Guadalupe Abreu sits cross-legged and sorts through a mound of papers on her lap at The Refugee Center in Champaign-Urbana. Each packet documents an interaction with an immigrant who came to the center. Her bright blue nails briskly flip through one page after another.
Soon, a young woman from Guatemala approaches her desk and sits down with her son, not yet old enough to walk. Her husband had been deported, and she is raising four children, three of whom were born in the United States. She doesn’t understand why she hasn’t received her income tax refund.
Shortly after, a formerly unaccompanied minor from Guatemala who came to Champaign-Urbana several years ago and is now an adult, arrives at the center with his older sister. A small child in a pink dress and silver sandals clings to their side. Without a credit card or checking account, they don’t understand how to pay the fine they received for not paying a toll on the way to Chicago.
“All of our clients are from Guatemala right now,” Abreu says, “and many of them are unaccompanied minors.”
While she and one other colleague serve the Spanish-speaking clientele, many of those recent arrivals from Guatemala don’t speak Spanish. Instead, they are from a region of the country near the border with Mexico, where about 77,000 people speak the Mayan language Q’anjob’al or Kanjobal.
It’s that indigenous culture and language of the new arrivals that the Illinois Maya Initiative at the University of Illinois is striving to sustain.
The Initiative was born out of recognition of the continuously growing Q’anjob’al-speaking community in Champaign-Urbana—one that had its start in 1987 with the arrival of the Diego and Ana Menendez and their three children from Santa Eulalia, Huehuetenango, a Mayan region in Guatemala.
In a recent conversation, Rev. Thomas Royer (MEDIA ’72, ’78), a member of the committee of churches who sponsored the Menendez family, recalls feeling compelled to do something for people facing dire circumstances in Central America.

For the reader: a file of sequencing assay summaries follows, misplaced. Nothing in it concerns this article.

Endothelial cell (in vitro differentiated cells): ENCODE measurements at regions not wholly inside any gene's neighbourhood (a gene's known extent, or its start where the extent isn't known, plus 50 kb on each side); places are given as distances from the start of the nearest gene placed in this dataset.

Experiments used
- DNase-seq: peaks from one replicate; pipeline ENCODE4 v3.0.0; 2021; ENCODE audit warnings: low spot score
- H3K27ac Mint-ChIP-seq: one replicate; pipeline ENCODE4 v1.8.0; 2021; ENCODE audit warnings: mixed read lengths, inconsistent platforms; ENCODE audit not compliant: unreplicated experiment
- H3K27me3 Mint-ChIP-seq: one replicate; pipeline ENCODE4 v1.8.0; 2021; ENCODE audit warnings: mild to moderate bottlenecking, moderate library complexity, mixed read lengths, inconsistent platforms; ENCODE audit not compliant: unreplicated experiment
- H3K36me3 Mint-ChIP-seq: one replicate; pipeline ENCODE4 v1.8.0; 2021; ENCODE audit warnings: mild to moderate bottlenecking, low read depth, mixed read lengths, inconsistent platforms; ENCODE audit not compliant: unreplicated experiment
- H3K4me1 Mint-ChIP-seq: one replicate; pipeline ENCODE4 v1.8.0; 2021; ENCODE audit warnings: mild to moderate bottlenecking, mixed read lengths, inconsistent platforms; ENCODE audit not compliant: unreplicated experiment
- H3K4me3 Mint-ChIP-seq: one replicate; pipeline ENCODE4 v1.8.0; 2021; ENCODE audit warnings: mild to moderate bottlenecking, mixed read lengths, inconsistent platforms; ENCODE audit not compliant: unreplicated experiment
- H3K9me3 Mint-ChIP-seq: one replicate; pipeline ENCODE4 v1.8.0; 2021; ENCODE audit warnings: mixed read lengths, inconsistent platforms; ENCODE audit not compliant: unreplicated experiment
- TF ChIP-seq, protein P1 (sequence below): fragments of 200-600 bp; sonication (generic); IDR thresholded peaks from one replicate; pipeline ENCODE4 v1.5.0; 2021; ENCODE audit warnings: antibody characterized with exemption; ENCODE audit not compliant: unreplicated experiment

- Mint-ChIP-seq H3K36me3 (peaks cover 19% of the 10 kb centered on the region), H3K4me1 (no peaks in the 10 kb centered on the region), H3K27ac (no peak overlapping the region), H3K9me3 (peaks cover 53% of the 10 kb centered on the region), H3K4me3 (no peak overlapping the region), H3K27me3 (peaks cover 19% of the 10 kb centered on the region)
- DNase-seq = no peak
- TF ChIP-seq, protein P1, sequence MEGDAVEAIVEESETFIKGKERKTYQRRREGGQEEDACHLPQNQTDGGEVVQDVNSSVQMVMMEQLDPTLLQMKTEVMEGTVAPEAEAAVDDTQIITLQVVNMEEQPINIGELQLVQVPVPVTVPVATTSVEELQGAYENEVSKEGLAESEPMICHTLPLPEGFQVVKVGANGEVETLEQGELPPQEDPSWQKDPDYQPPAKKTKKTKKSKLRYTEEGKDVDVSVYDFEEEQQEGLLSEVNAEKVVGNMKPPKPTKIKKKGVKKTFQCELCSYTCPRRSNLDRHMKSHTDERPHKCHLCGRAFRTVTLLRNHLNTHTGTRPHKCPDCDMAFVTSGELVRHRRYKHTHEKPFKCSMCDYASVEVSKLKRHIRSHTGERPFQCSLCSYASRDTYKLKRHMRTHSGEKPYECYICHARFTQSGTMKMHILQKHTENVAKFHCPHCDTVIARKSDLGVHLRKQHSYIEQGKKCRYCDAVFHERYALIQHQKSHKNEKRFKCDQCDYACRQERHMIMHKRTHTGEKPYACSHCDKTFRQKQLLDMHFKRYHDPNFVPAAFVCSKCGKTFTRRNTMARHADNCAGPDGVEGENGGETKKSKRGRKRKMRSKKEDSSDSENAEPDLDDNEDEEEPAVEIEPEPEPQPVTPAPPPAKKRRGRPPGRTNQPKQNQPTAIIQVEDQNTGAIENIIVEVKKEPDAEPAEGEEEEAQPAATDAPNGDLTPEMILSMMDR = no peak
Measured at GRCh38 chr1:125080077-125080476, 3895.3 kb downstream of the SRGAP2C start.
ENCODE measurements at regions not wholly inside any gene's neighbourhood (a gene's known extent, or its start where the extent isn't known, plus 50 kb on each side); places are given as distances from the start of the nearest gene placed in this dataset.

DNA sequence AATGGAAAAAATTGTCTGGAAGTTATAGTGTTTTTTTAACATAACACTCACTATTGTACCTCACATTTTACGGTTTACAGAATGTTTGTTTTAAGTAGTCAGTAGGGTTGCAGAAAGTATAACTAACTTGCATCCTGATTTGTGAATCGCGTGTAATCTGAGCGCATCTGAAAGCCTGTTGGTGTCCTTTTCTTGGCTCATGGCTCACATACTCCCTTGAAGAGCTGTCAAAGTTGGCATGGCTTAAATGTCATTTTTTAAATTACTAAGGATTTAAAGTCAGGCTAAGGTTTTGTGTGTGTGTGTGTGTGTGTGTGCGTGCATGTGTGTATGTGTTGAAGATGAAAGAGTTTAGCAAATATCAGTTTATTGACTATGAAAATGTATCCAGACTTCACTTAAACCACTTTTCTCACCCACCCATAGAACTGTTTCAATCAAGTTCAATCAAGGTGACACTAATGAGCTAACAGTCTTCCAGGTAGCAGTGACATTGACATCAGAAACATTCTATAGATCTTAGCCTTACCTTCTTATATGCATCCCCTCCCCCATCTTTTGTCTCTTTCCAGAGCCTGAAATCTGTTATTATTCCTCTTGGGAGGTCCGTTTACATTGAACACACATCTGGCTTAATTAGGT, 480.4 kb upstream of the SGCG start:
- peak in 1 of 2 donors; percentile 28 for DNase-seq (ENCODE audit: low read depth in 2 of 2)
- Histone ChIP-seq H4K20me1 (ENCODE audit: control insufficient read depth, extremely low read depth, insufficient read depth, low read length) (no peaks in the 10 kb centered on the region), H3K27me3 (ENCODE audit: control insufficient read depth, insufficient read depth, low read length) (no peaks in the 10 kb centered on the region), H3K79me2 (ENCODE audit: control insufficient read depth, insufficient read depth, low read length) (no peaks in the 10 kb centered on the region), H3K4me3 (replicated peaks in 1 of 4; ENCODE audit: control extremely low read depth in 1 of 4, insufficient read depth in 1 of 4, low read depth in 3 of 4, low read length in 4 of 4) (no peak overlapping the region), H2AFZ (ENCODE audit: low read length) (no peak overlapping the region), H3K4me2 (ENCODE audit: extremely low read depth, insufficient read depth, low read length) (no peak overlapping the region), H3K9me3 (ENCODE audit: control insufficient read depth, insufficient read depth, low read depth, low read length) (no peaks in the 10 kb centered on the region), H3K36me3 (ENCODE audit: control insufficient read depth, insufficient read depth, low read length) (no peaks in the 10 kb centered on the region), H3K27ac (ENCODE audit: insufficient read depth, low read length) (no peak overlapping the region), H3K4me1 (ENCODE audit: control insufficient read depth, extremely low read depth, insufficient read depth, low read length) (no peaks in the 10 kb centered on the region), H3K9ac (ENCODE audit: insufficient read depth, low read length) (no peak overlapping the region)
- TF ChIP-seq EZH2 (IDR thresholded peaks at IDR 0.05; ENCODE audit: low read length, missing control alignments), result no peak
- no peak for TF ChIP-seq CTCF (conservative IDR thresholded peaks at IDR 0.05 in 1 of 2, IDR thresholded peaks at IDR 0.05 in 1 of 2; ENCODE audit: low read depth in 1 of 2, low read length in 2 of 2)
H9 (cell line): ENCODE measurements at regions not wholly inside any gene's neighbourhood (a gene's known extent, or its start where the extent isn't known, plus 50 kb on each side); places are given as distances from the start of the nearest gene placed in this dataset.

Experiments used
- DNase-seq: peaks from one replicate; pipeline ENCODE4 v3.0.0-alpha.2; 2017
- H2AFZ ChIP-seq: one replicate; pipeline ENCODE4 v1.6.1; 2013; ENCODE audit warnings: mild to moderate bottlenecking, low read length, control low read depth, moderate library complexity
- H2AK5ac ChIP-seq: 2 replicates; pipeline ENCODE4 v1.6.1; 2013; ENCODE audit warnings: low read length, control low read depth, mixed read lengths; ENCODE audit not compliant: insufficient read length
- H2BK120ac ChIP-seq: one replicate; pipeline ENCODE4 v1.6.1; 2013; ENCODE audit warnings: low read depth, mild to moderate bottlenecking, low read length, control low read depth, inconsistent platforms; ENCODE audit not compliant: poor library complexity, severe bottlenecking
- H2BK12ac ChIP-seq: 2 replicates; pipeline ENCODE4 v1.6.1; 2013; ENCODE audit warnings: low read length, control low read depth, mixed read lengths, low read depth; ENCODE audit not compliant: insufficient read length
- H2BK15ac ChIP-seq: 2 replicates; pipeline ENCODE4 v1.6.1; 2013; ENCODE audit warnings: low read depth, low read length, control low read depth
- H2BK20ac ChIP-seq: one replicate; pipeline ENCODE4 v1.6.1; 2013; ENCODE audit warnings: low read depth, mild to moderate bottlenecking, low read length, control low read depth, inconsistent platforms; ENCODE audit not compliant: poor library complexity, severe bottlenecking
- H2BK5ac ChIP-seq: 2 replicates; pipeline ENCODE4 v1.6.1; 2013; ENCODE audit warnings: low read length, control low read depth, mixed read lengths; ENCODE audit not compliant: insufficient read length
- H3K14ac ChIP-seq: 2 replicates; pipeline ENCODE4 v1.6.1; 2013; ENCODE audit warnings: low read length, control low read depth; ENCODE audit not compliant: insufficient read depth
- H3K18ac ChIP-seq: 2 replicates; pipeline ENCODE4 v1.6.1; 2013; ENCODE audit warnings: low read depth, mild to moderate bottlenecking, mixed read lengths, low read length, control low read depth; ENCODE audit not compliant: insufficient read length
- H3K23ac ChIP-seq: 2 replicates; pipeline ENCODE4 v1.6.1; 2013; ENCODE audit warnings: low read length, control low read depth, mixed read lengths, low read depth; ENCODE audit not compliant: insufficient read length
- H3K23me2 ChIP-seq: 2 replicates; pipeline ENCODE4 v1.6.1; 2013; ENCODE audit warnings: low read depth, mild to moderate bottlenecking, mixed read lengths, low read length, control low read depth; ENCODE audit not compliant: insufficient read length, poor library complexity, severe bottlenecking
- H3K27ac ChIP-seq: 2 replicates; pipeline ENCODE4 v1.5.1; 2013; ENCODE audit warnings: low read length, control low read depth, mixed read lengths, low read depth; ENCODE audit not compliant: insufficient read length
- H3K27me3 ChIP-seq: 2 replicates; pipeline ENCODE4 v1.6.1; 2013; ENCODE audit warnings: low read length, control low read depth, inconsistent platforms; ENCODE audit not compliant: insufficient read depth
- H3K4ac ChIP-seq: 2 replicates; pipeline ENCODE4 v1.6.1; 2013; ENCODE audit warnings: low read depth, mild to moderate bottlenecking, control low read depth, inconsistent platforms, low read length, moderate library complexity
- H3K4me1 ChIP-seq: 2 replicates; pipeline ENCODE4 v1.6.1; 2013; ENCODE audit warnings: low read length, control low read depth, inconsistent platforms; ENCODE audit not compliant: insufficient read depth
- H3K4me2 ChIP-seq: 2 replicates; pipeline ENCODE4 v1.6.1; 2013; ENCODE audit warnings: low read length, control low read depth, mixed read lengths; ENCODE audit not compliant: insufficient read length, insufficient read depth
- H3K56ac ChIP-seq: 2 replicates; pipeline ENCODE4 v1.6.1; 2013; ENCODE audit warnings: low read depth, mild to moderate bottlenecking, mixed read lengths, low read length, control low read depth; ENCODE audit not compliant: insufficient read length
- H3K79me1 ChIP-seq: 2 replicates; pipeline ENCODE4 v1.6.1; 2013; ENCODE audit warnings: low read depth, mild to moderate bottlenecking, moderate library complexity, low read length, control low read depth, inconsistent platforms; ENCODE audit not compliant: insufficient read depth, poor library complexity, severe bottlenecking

The committee was frustrated over the lack of legal paths for asylum seekers from Central America’s “Northern Triangle,” a term used to describe three countries: El Salvador, Guatemala and Honduras.
The government regimes in those countries were rocked by civil wars in the 1980s, which led to violence and poverty and ultimately a destabilized society from which asylum seekers were seeking refuge. Thousands of sanctuaries began about the same time across the United States for refugees from those countries.
There are now approximately seven hundred Q’anjob’al-speaking people who live, work, and attend schools in the Champaign-Urbana area. In 2006, the Q’anjob’al-speaking community named St. Mary Catholic Church in Champaign as their parish. Worshippers attend services delivered in their native language. Women and girls arrive wearing traditional Mayan-Guatemalan dress: flowing sequin scarves, ornately embroidered skirts and fringed tops. Mothers carry babies strapped to their backs as they file into the sanctuary. A welcoming house of worship thousands of miles from home.
Yet life outside the Q’anjob’al-speaking pockets can still be challenging.
“We saw the need to facilitate education and outreach with this community,” says Margarita Teran-Garcia, assistant dean and program leader for Integrated Health Disparities, and one of the Maya Illinois Initiative team members. “And because nothing was done in their language, we needed to be sure that what we offer is making sense to them, culturally.”
The goal from the start of the Initiative has been for Mayan residents and the university to work together, to move forward symbiotically, to ensure that a historically marginalized community in Guatemala wouldn’t receive the same treatment here. To achieve that, the team made up of professors from a variety of disciplines reached out to members of the community and did a great deal of listening.